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Am J Rhinol. 2005 Sep-Oct;19(5):452-7.

Demonstration of biofilm in human bacterial chronic rhinosinusitis.

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  • 1Department of Otolaryngology, University of Pittsburgh School of Medicine, Pittsburgh, Pennsylvania, USA.



Bacterial biofilms may explain why some patients with bacterial chronic rhinosinusitis (CRS) improve while on antibiotics but relapse after completion of the antibiotic. In the human host, biofilms exist as a community of bacteria surrounded by a glycocalyx that is adherent to a foreign body or a mucosal surface with impaired host defense. Biofilms generate planktonic, nonadherent bacterial forms that may metastasize infection and generate systemic illness. These planktonic bacteria are susceptible to antibiotics, unlike the adherent biofilm.


We reviewed four cases of CRS using transmission electron microscopy (TEM) to assay for typical colony architecture of biofilms. Bacterial communities surrounded by a glycocalyx of inert cellular membrane materials consistent with a biofilm were shown in two patients.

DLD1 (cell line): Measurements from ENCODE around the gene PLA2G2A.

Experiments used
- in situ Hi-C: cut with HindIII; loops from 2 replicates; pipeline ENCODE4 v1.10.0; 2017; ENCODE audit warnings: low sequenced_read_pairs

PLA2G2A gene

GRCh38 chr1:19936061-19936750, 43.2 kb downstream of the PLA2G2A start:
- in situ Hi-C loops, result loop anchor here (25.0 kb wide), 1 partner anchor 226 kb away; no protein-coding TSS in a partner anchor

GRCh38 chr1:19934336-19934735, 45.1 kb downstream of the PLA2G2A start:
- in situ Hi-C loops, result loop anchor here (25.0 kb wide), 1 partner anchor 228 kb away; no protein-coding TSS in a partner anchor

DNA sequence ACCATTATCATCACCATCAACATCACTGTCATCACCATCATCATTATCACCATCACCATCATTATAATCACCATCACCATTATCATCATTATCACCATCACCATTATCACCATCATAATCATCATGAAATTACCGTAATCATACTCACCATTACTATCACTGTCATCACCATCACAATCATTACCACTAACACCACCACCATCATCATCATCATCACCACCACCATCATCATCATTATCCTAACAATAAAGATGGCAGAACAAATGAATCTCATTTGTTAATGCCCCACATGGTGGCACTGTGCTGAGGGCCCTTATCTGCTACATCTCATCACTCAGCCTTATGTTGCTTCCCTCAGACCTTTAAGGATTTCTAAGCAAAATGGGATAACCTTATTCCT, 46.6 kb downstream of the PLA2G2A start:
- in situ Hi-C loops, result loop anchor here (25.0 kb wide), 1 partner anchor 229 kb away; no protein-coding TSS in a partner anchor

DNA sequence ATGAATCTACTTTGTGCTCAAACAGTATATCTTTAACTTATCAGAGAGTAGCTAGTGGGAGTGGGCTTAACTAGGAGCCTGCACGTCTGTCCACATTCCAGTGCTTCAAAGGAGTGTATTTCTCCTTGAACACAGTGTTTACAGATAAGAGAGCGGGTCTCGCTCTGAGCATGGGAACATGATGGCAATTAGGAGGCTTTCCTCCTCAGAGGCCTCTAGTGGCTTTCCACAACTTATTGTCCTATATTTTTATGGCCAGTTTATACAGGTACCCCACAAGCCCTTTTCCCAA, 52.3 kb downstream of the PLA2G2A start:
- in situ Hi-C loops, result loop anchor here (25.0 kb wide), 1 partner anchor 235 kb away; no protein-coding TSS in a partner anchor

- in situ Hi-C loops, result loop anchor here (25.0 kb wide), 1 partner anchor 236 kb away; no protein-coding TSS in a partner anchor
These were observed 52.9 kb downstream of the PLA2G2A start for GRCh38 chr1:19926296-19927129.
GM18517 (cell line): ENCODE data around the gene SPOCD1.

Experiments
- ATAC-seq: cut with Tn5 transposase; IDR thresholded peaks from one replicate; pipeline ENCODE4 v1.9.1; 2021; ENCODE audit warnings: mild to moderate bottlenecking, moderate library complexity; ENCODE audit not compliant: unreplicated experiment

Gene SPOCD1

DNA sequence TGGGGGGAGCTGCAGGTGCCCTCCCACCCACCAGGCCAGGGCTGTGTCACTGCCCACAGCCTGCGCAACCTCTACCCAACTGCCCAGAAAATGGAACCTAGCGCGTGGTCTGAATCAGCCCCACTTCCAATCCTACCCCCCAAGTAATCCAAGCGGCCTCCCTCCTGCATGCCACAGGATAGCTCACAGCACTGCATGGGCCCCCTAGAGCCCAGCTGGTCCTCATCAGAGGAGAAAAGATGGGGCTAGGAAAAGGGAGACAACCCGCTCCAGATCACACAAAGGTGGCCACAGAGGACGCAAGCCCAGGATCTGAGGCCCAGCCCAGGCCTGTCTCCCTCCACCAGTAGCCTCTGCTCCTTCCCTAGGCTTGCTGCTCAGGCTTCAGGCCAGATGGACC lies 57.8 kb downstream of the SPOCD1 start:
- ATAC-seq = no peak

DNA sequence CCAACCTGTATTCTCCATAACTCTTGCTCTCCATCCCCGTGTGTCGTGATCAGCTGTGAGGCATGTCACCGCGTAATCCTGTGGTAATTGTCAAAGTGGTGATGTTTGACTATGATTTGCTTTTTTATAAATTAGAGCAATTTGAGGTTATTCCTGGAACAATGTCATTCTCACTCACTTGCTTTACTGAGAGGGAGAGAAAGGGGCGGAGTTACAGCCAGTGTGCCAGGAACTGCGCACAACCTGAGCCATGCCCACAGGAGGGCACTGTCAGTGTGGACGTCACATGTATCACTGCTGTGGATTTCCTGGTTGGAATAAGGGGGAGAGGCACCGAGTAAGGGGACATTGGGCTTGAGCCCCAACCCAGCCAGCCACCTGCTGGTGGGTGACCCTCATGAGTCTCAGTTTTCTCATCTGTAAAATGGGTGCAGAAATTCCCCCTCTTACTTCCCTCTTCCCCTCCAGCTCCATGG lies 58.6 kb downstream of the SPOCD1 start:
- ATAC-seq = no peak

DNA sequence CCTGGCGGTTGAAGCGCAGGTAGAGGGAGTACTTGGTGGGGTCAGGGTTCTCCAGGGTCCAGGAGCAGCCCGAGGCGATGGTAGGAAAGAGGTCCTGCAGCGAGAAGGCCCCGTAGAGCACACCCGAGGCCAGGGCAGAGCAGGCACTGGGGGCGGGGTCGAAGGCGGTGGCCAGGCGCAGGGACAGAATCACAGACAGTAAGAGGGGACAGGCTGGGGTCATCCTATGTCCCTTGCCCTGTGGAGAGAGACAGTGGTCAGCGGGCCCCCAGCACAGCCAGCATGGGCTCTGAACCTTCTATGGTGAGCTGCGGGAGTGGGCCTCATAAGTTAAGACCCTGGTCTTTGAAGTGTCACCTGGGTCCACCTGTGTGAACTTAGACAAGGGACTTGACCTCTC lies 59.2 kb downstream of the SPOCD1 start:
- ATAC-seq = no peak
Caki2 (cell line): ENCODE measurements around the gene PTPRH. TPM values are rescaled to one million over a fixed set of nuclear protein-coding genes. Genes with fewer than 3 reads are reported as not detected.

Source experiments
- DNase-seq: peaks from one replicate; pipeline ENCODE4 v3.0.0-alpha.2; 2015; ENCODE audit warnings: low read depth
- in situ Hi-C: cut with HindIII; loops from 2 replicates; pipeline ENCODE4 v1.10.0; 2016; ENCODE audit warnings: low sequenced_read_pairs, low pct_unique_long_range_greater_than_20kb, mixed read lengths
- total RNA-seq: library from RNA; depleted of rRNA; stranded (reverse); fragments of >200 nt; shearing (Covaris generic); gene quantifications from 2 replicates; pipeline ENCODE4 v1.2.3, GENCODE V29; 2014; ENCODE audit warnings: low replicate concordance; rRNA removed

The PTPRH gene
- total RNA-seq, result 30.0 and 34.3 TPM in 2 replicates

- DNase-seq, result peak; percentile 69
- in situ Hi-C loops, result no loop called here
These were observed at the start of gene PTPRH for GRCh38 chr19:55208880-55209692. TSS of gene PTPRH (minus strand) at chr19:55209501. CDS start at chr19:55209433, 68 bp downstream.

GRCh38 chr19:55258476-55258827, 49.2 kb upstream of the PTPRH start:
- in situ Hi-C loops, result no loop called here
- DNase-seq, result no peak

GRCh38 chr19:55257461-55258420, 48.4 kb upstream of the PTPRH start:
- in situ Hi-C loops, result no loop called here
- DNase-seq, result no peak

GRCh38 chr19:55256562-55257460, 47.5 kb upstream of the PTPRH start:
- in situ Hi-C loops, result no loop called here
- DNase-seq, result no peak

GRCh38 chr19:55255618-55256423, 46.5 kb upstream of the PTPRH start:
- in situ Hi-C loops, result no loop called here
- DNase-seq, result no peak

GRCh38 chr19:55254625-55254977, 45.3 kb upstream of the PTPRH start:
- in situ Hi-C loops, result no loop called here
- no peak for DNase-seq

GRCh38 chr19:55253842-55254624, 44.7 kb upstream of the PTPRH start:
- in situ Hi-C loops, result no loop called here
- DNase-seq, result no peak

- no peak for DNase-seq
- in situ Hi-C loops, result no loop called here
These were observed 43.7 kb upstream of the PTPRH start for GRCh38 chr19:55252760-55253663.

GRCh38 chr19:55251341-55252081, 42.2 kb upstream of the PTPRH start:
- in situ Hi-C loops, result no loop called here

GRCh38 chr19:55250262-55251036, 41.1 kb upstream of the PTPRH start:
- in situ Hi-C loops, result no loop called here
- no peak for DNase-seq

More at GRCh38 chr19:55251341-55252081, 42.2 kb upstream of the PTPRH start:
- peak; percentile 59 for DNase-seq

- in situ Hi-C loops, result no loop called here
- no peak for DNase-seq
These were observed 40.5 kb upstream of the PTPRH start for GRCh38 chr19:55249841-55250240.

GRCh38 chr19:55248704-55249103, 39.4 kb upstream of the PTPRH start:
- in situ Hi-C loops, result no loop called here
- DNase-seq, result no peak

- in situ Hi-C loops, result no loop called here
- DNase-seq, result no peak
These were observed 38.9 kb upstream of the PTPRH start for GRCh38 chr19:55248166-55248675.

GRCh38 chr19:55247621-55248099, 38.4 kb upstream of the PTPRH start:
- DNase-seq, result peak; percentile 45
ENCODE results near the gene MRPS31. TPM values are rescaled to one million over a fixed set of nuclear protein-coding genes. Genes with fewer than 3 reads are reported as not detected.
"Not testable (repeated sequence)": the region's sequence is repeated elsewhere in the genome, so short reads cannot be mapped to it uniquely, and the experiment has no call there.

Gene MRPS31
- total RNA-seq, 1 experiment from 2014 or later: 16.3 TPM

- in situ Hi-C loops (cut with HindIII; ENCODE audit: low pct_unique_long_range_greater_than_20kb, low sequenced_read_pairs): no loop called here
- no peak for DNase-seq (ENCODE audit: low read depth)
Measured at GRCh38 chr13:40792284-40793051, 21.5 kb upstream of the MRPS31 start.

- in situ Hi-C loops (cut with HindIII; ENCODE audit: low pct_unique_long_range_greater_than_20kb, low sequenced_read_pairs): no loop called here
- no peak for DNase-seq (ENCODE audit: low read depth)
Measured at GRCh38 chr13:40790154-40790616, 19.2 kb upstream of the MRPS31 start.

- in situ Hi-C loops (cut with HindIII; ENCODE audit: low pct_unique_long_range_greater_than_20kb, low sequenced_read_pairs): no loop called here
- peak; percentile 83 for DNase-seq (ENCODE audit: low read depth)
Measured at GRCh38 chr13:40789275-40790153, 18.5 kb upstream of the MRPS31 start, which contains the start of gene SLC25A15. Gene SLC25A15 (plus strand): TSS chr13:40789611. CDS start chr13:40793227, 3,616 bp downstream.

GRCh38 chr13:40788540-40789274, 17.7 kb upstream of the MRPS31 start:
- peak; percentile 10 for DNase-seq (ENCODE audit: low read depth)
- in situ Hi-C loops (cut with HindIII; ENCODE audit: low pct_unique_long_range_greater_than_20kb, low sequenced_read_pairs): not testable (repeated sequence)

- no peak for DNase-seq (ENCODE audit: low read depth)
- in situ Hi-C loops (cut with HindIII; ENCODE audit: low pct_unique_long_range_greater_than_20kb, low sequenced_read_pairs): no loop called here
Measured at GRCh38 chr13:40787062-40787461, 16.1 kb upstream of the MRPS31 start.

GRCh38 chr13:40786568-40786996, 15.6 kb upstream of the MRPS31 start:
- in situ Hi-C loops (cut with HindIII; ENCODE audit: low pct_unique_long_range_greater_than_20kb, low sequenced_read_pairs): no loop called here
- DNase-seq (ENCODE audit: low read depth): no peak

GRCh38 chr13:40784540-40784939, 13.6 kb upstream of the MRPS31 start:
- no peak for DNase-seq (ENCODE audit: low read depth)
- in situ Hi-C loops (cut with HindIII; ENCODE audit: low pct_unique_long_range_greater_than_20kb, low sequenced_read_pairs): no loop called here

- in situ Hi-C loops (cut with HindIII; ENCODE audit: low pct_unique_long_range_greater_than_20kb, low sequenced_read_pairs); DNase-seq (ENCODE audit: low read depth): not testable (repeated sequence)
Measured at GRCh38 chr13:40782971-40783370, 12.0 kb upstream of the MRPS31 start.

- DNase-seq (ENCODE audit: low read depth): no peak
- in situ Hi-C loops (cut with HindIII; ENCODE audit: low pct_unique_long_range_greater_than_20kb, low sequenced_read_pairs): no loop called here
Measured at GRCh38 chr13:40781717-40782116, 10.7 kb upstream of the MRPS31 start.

In the two patients without biofilm, a nonbacterial etiology was discovered (allergic fungal sinusitis) in one and in the other there was scant anaerobic growth on culture and the Gram stain was negative. Culture of the material from the biofilm grew Pseudomonas aeruginosa in both patients. Pseudomonas from the biofilm showed a glycocalyx, not present in Pseudomonas cultured for 72 hours on culture media. Both patients' symptoms with bacterial biofilms were refractory to culture-directed antibiotics, topical steroids, and nasal lavages. Surgery resulted in cure or significant improvement.


Biofilms are refractory to antibiotics and often only cured by mechanical debridement. We believe this is the first TEM documentation of bacterial biofilms in CRS in humans.

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